“The ANC is quite clear that they want to be quite careful that they’re not seen to interfere with the independence of the NPA or the Hawks, but they’re also clear that they have the advocacy and the lobbying power to raise these issues with different ministries. From that perspective, even the committee’s review of these cases cannot substitute for a proper investigation by the NPA.”
Calata believes the announcement is a result of families having “made enough of a noise as a collective to eventually make it on to their radar”. He realises that “the ANC is a political party and they are … going to use this opportunity to try and paint themselves in glory”. But he thinks the statement “is an admission from their side that they could no longer … turn a blind eye to our suffering, to our pain. We’re … pleased … the ANC is now [going to] help us to make strides towards getting justice for people [who] actually died advancing the interests of the ANC in the first place.” He is also careful to add that this “doesn’t make up for anything. They have to make up for the last 20 years of their governance.”
Politicians should be held to account
There is no mention in the statement of the allegations of political interference and its role in delaying justice. This is perhaps unsurprising, given that many of those implicated are former high-level members of the ANC.
But the attempt to stall these cases for so long has created a separate problem in the TRC prosecution saga. Families are not going to ignore or gloss over the issue, regardless of the ruling party’s commitment to overcome prosecutorial problems.
As Cajee sees it, “the issue of political interference must be gotten to the bottom of and those responsible must be called to answer. It’s significant because in the 14 years between 2003 and 2017 [the year the Timol inquest was reopened], how many perpetrators have passed on? How many witnesses? How many family members?”
Calata echoes this, arguing that even if “the ANC sticks to its word and fulfils the intent set out in that statement, that’s a completely separate matter from the fact that we know that there was political interference in these issues and that the people who were behind that political interference still need to be held accountable.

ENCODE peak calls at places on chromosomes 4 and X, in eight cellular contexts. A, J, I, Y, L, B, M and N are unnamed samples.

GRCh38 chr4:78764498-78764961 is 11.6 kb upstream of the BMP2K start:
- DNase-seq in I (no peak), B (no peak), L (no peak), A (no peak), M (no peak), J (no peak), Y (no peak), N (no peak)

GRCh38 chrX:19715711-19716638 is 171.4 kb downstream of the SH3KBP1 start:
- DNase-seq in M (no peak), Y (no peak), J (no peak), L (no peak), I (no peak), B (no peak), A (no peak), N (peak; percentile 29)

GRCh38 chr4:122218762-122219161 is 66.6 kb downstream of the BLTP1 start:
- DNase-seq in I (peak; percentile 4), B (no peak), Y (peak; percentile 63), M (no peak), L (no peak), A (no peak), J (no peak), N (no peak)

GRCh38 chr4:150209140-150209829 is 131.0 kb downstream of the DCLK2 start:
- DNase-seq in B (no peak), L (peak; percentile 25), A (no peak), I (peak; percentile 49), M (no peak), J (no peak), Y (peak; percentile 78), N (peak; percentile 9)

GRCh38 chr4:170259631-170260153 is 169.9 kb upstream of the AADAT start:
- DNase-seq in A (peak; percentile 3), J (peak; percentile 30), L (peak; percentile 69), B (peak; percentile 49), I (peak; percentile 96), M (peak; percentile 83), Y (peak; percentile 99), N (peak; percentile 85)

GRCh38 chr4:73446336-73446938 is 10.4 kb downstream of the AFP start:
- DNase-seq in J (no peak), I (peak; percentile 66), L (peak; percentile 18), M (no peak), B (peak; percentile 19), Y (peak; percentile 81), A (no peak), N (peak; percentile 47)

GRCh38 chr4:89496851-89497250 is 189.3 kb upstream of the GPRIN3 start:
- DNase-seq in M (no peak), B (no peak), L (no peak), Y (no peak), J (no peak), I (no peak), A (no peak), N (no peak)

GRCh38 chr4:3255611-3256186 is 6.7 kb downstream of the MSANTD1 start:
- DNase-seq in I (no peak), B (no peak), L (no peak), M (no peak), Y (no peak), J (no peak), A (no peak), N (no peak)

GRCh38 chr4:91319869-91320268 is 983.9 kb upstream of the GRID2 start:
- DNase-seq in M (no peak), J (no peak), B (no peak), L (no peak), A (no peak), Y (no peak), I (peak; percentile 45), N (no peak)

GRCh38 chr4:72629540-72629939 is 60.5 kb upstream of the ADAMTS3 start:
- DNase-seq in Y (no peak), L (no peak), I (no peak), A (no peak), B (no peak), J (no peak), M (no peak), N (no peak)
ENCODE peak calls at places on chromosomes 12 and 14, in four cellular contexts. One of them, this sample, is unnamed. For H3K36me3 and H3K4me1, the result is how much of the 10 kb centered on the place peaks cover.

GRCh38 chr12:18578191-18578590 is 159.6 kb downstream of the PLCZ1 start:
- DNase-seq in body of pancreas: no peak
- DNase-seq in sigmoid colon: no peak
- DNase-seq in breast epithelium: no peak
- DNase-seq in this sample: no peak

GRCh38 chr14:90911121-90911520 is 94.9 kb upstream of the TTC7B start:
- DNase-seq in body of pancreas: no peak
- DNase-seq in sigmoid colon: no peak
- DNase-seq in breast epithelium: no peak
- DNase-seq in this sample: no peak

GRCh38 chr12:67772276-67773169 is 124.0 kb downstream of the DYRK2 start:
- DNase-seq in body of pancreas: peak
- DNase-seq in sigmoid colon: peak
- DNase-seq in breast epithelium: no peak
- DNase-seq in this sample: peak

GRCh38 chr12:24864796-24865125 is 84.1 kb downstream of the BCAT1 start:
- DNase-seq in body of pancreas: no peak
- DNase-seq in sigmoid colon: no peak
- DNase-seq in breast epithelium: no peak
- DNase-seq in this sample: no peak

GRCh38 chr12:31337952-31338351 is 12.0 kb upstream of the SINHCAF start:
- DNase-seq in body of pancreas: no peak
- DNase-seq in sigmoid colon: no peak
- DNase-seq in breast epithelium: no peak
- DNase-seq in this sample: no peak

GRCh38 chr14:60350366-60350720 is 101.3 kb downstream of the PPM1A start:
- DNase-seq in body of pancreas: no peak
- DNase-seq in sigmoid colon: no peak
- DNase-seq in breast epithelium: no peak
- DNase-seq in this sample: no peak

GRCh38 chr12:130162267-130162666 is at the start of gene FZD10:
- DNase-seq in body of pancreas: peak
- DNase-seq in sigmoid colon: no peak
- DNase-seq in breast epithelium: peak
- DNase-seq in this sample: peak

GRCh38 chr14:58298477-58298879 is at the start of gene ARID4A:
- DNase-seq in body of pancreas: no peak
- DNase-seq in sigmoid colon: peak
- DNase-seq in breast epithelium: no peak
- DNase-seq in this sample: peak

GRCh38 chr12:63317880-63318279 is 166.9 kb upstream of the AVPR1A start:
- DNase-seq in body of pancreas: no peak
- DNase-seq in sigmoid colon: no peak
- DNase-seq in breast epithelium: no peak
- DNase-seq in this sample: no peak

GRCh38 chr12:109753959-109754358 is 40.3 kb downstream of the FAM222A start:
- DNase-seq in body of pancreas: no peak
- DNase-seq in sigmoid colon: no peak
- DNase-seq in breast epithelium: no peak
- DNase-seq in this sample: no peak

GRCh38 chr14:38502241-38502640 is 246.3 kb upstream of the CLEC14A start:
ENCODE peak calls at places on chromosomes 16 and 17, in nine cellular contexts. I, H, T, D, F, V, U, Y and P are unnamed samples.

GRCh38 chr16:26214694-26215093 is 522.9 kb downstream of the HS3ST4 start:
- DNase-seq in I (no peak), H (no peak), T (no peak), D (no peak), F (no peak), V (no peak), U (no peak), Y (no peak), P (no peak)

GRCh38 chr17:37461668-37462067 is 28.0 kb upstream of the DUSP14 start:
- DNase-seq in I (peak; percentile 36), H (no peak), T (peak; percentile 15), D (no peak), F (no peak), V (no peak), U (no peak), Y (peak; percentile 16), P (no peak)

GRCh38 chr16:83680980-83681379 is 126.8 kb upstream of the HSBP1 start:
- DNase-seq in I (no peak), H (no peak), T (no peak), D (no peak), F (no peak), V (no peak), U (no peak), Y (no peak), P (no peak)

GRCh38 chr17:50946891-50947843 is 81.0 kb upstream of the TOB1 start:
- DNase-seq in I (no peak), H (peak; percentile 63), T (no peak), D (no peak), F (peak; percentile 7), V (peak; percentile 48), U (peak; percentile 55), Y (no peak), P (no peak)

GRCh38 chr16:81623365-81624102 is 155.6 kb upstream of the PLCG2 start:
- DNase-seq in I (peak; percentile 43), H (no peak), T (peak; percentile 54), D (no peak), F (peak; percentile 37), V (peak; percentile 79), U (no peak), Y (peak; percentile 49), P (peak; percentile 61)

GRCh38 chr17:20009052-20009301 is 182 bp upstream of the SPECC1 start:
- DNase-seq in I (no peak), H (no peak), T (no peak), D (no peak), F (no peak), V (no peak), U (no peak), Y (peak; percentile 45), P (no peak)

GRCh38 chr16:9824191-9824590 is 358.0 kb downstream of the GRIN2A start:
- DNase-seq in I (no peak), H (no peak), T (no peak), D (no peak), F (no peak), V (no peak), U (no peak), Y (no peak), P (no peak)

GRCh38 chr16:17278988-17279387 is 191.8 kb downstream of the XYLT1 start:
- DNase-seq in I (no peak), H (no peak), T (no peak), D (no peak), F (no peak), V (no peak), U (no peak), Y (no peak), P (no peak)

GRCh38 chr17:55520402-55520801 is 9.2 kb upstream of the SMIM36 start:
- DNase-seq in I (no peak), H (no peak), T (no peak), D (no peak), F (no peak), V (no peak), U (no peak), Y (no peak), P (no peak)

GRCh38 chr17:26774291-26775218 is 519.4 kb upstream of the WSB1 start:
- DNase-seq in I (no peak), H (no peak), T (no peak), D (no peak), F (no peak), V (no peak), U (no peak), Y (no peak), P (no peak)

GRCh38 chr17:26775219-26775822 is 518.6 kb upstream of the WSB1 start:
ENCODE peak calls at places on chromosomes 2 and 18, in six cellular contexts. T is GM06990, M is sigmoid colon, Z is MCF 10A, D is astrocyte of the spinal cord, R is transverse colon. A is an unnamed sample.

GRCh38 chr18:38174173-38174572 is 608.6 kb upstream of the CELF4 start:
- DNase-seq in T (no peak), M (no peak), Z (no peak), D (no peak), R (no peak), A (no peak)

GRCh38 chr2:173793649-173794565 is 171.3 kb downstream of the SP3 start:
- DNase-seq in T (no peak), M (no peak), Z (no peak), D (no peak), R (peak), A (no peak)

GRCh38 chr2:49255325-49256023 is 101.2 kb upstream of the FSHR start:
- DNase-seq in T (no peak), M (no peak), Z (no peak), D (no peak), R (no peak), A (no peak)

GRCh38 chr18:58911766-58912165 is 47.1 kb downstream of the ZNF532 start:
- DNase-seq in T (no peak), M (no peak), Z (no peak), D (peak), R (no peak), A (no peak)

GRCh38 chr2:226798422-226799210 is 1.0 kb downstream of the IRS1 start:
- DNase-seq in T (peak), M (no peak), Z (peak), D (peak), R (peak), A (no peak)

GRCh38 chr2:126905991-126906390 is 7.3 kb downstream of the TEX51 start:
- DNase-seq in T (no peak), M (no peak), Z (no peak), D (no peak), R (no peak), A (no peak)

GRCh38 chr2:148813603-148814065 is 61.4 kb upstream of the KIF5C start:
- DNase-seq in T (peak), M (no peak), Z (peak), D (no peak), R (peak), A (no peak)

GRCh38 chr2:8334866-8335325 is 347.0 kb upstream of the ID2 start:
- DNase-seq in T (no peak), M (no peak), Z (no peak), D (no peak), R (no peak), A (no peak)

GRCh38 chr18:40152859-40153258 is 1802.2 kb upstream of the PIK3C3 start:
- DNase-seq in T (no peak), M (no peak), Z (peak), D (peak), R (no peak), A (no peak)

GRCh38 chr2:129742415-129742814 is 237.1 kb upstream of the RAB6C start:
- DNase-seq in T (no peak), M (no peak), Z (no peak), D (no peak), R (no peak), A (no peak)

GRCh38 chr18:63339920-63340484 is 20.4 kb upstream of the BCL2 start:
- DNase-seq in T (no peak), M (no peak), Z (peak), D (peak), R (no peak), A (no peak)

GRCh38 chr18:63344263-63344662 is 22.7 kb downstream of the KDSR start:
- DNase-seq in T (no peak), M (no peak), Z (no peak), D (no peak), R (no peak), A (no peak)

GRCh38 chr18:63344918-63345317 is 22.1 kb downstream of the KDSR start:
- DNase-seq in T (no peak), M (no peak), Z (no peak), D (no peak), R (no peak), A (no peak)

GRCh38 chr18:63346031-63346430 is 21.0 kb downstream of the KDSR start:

“We need to get to the bottom of this, and if someone as high up as the former president of the ANC needs to be held to account … then he must answer.”
Sooka says that the ANC’s announcement is a step in the right direction but that it should “be positive in the sense that it leads to justice for the victims”.
She hopes the committee will finalise a draft agreement by January and make appointments for investigative capacity in the NPA by March so that actual progress on TRC cases can begin.
Cajee hopes the planned committee will lead to “some kind of national call to say in the next five years we want to bring an end to the decades of having no answers. Whatever those cases are, my view is that we have to have a sort of national coalition on the table where more people come forward to help address the lack of capacity in the NPA. It’s about political will. We need legal experts, investigative journalists and even psychologists specialising in [post-traumatic stress disorder] to all work together to help this process.”
The ANC did not respond to requests for comment, and the Zondo Commission has yet to publicly announce whether it will allow testimony into allegations of political interference in TRC cases.
For the moment, the ruling party’s announcement must at best be seen as an acknowledgment that it has heard families’ increasingly frustrated calls for something to be done. Whether or not this translates into significant action remains to be seen.
Victims demand reparations